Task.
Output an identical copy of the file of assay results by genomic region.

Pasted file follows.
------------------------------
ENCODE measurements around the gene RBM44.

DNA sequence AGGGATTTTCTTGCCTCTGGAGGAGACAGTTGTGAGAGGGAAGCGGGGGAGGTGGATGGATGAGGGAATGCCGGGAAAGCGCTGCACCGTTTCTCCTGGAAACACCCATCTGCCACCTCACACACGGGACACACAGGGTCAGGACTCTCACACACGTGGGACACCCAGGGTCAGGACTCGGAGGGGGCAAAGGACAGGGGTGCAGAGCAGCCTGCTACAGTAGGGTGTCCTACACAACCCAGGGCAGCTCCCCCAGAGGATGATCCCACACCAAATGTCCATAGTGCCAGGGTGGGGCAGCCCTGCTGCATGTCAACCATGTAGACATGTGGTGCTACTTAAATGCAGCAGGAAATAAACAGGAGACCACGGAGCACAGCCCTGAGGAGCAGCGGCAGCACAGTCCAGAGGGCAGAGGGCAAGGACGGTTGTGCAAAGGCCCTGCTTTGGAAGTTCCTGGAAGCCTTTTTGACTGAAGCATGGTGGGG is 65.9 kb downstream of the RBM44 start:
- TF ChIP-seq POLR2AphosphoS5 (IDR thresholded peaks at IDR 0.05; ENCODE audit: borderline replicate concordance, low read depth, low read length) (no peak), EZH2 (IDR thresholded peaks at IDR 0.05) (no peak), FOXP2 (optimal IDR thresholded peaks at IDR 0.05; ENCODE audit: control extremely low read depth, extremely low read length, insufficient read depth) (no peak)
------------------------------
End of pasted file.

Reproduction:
ENCODE measurements around the gene RBM44.

DNA sequence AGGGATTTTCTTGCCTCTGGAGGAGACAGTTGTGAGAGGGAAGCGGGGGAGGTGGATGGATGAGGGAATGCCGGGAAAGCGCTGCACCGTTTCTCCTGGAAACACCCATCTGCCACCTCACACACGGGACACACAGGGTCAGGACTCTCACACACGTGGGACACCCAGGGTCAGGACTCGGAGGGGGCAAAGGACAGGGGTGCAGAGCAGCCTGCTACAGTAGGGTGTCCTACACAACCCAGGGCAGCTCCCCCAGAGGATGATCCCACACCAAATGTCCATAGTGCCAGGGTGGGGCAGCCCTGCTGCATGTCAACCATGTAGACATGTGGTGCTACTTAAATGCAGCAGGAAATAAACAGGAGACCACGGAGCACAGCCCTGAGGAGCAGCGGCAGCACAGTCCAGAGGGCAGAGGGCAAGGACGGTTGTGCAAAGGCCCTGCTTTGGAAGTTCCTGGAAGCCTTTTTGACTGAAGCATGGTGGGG is 65.9 kb downstream of the RBM44 start:
- TF ChIP-seq POLR2AphosphoS5 (IDR thresholded peaks at IDR 0.05; ENCODE audit: borderline replicate concordance, low read depth, low read length) (no peak), EZH2 (IDR thresholded peaks at IDR 0.05) (no peak), FOXP2 (optimal IDR thresholded peaks at IDR 0.05; ENCODE audit: control extremely low read depth, extremely low read length, insufficient read depth) (no peak)